The Human Freelancer

Happy and honest self-employment for conscientious newcomers

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“Jon Backmere, I found your web site Chris and I like what I see” announced a purposeful voice down the telephone.

“Thanks!” I replied, beaming and astonished. “How did you hear about me?”

“I googled writers of copy content for my new venture. I’ve got a portfolio of clients and I could use a man like you.”

“I saw those photos you took of the helicopters – they’re bob-on, and I thought ‘this is exactly the kind of top-quality media my clients need – real high-class.”

More flattery skated over a dull industrial hum. In the background a beeping vehicle reversed into the call, followed by a cannon loud thud and outraged yells of colourful language.

My ego felt obliged to source this praise. “So, what is it that you do?”

“We offer a premium service, a ‘creative agency exceptionnel’” he paused “… when I get this big contract, after that it’s plain sailing all the way.”

“What about you though – what’s your background?” I asked, trying to picture the man behind the abrupt and serious Yorkshire accent.

“Thirty years in print media; advertising hoardings, posters and the like. But the future’s online… all that web and social media and content copy that you do, it’s fantastic stuff – right where I want to be.”

Jonny Bob-on didn’t exist. Or rather he did, but shouldn’t. He was a manifestation of someone I wanted to believe existed: a client ready to do business entirely online with fortuitously discovered strangers. But in the real-world, where relationships rule, he was the exception.

“Now tell me Chris – what’s your rate?” asked Jonny.

I didn’t know exactly. I had a rough idea but a general lack of confidence in my own abilities meant I played down what a more experienced freelancer might ask for.

“Well it depends I suppose… on the size of the job and where it is. I tend to charge somewhere around twenty pounds an hour but we should meet to talk about …”

Jonny cut my rambling short, plucking what he needed from my unfinished reply.

“Listen, I have no problem ringing you up one day to say ‘Chris, I’ve got this little job I need doing, here’s fifteen pound an hour’ and you come back to me with top-quality content copy and photographs.’”

Our discourse, its objective fulfilled, ended and Jonny’s apparition disappeared back into the silent unknown from where he’d materialised. I peered through the void of puzzled affirmation and curiosity. Then it clicked – I’d just been had. Jonny was probably casing out the competition and I’d unwittingly been mugged for information.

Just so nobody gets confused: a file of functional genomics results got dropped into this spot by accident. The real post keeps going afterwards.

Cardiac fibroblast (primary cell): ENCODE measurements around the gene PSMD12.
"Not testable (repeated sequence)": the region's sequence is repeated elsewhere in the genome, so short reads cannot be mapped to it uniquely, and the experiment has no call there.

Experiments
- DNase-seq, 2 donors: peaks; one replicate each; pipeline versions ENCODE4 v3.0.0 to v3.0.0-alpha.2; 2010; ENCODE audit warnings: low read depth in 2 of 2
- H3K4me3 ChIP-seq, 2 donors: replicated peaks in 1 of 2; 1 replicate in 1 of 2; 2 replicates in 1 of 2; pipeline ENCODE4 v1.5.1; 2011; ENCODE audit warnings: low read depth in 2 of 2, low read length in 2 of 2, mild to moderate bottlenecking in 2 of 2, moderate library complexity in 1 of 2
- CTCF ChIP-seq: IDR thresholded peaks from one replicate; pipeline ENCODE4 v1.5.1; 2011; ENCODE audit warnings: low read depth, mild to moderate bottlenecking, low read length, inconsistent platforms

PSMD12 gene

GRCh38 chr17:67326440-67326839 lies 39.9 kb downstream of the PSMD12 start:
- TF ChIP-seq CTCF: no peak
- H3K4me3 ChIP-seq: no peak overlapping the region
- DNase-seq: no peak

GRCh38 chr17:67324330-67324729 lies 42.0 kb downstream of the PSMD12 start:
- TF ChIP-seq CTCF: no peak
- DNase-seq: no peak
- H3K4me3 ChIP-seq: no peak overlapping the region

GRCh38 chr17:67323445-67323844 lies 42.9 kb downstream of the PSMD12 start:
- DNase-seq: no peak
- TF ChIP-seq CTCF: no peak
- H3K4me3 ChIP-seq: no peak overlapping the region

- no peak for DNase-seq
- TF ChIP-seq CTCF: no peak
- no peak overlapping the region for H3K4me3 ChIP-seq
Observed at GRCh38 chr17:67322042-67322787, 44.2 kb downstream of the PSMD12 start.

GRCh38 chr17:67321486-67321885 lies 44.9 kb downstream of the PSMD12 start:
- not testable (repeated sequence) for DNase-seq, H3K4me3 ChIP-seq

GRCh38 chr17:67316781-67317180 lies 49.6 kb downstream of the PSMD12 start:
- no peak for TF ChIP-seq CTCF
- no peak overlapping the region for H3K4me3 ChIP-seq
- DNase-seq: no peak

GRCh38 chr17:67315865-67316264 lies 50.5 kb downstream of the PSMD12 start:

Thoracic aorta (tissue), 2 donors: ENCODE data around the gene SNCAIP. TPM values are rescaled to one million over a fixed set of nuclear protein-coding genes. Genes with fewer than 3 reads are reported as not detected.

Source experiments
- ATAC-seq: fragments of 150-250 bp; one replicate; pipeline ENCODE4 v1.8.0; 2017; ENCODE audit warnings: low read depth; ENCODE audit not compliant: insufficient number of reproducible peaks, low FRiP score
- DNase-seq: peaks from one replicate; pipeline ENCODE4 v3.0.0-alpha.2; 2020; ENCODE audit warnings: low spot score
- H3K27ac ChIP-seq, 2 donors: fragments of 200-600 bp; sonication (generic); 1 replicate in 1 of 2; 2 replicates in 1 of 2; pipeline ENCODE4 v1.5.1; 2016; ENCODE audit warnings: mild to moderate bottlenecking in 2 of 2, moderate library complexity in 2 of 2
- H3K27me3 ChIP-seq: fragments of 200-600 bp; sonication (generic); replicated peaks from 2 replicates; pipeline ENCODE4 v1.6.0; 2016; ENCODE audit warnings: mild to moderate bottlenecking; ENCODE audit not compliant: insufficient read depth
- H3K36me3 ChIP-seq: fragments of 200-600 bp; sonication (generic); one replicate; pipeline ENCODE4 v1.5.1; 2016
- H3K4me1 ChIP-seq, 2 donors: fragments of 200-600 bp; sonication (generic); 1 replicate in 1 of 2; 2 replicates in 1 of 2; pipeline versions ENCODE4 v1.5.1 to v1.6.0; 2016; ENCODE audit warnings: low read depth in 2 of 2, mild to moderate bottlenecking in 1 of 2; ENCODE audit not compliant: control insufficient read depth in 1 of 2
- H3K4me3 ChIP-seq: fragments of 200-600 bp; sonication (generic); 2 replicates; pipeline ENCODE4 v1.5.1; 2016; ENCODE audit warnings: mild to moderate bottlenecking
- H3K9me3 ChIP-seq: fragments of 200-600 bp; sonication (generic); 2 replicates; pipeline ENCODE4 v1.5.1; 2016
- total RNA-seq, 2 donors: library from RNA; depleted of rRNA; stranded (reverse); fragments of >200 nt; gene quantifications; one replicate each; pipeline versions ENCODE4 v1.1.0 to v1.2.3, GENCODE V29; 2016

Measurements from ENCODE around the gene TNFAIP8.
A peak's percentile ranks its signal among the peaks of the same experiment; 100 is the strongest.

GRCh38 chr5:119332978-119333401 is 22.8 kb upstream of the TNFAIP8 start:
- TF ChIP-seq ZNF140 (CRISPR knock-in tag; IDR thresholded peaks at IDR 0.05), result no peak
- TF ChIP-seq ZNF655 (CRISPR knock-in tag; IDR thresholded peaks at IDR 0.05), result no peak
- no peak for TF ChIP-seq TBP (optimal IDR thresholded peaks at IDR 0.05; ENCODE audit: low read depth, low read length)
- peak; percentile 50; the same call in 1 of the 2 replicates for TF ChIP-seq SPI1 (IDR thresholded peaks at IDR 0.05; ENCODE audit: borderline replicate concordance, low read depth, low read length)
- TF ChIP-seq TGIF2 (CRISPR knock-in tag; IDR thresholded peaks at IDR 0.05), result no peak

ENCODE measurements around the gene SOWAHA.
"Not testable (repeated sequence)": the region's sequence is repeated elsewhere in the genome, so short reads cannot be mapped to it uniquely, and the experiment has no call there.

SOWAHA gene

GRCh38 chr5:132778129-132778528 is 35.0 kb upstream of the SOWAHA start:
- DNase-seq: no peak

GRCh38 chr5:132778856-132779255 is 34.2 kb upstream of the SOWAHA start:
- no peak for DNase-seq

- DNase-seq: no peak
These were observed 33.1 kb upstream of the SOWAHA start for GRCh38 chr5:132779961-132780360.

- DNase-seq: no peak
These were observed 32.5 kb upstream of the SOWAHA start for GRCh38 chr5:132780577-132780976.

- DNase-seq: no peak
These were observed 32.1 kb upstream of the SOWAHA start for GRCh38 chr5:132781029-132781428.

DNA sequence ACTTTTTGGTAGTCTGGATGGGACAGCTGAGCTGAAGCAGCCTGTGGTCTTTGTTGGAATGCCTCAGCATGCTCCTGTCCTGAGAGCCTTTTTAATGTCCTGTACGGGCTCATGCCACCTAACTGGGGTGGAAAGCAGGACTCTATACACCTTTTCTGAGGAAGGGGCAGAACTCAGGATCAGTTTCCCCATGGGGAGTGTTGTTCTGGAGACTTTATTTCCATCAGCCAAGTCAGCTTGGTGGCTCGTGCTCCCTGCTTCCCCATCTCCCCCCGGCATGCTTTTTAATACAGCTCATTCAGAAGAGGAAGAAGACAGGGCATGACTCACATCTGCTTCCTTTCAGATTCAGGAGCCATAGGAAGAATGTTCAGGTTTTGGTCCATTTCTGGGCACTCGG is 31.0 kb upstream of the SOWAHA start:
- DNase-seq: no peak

I licked my wounds and resolved to put this rape down to experience. I wouldn’t sleepwalk with my flies undone like that again in a hurry.

Many weeks later an email arrived from ‘Quo Vadis Media’. It was Jonny. Perhaps I hadn’t been raped after all.

“Gents, here’s a design of my new agency website for your perusal. All comments most welcome.”

Inside the message was a photograph – a rich orange sunset drenching snow sugared mountain tops and tumbling soft clouds. A tall and stocky balding man dressed in hiking clothes surveyed the scene, his face away from camera. This must be Jonny. Beneath the majestic scene was a strapline that read:

“Ideas are my dream – my team is what makes them a reality – Jon Backmere.”

In smaller text below he added:

“Imagine a team of professionals at the top of their game… now ask yourself, would you like them behind your project?”

At some point in the previous two months I’d qualified for membership in Jonny’s elite team of professionals on a special mission to fulfill his dreams. I felt mysteriously honoured, and glad that he was out there on my behalf telling people I was at the top of my game despite having only entered it less than twelve months before.

Jonny had clearly been busy. In the email’s recipients, a diverse list of names and specialties assembled, each representing a yellow brick under Jonny’s feet on the road to his lucrative Oz. I was one finger in a clumsy fistful of other privileged professionals who presumably met the same criterion of naivety and low prices.

I replied with polite pleasure that things were “progressing” and inquired about the possibility of a meeting before developments leapt forward again with the same bewildering magnitude. There was no response from my enigmatic new employer

A first assignment arrived without warning several months later.

“Chris, Jon from Quo Vadis Media. I’ve got a greenhouse in Doncaster that needs photographing. What time do you get there?”

It was outrageously short notice but work was slow. I pushed for more information about the job.

“Some lads have a website and their aspect resolutions are wrong.”

There was no more talk of lucrative clients, only desperate urgency. I pressed for a brief or at the very least a chat with someone who could explain what the hell Jonny wanted.

“Right, of course yes, leave it with me. I’ll get you a brief – not a problem. Leave it with me.”

The call ended and he faded back into elusive obscurity leaving only silence and questions in his wake.

That same year, Jonny sprang from the ether with disturbing developments:

“Chris, Jon from Quo Vadis Media at the hospital. Apologies for the silence – my daughter died.”

I stumbled between awkward condolences. “That’s terrible news. Sorry. Are you OK?”

My error was challenging a Yorkshireman on the subject of feelings, although there was no reticence on Jonny’s part in divulging the grim results of a post-mortem:

“She’s had cerebral palsy for years Chris. Terrible pain Chris, terrible. Doctors didn’t know why but she’d been getting worse. When they opened her up today she was riddled with cancer, her insides were fucked.”

The busy world of Quo Vadis Media stops for no one, not even the dead.

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